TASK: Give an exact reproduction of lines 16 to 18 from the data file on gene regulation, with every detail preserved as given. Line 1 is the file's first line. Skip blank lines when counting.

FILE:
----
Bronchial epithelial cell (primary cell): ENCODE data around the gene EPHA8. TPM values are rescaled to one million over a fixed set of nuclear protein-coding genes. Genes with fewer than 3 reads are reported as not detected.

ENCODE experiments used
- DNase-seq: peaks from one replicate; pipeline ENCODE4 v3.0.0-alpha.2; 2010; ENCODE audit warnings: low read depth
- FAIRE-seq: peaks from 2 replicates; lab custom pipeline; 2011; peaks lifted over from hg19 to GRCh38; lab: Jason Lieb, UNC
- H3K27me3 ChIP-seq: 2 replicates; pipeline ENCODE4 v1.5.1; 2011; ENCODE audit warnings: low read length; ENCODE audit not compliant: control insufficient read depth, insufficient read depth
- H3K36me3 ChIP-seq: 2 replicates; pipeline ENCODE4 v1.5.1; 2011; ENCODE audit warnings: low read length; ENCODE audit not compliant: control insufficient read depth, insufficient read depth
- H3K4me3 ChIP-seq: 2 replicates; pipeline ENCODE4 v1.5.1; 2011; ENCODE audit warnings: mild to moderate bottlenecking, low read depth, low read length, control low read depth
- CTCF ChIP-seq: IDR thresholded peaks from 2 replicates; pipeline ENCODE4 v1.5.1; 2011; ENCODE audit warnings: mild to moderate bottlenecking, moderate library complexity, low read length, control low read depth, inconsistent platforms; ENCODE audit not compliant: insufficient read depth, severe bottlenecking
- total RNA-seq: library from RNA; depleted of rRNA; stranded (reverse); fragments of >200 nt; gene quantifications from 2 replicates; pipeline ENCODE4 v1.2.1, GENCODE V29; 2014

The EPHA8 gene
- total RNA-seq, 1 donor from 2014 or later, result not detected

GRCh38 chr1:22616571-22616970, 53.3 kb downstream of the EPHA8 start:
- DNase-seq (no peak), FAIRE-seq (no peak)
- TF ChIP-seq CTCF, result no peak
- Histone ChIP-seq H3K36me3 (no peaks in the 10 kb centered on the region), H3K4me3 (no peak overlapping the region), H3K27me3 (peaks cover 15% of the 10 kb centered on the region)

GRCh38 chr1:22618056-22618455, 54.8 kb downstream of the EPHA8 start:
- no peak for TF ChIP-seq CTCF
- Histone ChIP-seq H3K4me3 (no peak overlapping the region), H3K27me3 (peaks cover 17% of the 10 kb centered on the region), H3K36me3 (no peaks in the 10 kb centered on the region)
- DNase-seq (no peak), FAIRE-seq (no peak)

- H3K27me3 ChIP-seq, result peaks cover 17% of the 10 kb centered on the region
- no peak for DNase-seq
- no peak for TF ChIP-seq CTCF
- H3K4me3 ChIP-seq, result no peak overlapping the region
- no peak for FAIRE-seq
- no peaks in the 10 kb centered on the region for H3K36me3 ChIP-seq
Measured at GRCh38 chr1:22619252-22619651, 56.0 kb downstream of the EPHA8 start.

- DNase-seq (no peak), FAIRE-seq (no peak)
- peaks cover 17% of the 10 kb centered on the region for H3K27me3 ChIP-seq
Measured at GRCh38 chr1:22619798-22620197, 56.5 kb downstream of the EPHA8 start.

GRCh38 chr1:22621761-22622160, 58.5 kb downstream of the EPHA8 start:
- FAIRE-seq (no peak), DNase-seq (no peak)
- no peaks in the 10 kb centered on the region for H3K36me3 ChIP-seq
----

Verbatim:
GRCh38 chr1:22618056-22618455, 54.8 kb downstream of the EPHA8 start:
- no peak for TF ChIP-seq CTCF
- Histone ChIP-seq H3K4me3 (no peak overlapping the region), H3K27me3 (peaks cover 17% of the 10 kb centered on the region), H3K36me3 (no peaks in the 10 kb centered on the region)